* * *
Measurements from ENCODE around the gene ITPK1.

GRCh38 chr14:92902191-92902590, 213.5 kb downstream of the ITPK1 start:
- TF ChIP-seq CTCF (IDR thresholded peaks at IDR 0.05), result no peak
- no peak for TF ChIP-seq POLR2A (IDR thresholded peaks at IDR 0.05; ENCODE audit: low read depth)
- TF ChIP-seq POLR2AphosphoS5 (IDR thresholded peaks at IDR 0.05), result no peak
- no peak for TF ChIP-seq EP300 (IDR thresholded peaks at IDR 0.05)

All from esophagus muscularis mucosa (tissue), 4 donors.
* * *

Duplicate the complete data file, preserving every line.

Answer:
Measurements from ENCODE around the gene ITPK1.

GRCh38 chr14:92902191-92902590, 213.5 kb downstream of the ITPK1 start:
- TF ChIP-seq CTCF (IDR thresholded peaks at IDR 0.05), result no peak
- no peak for TF ChIP-seq POLR2A (IDR thresholded peaks at IDR 0.05; ENCODE audit: low read depth)
- TF ChIP-seq POLR2AphosphoS5 (IDR thresholded peaks at IDR 0.05), result no peak
- no peak for TF ChIP-seq EP300 (IDR thresholded peaks at IDR 0.05)

All from esophagus muscularis mucosa (tissue), 4 donors.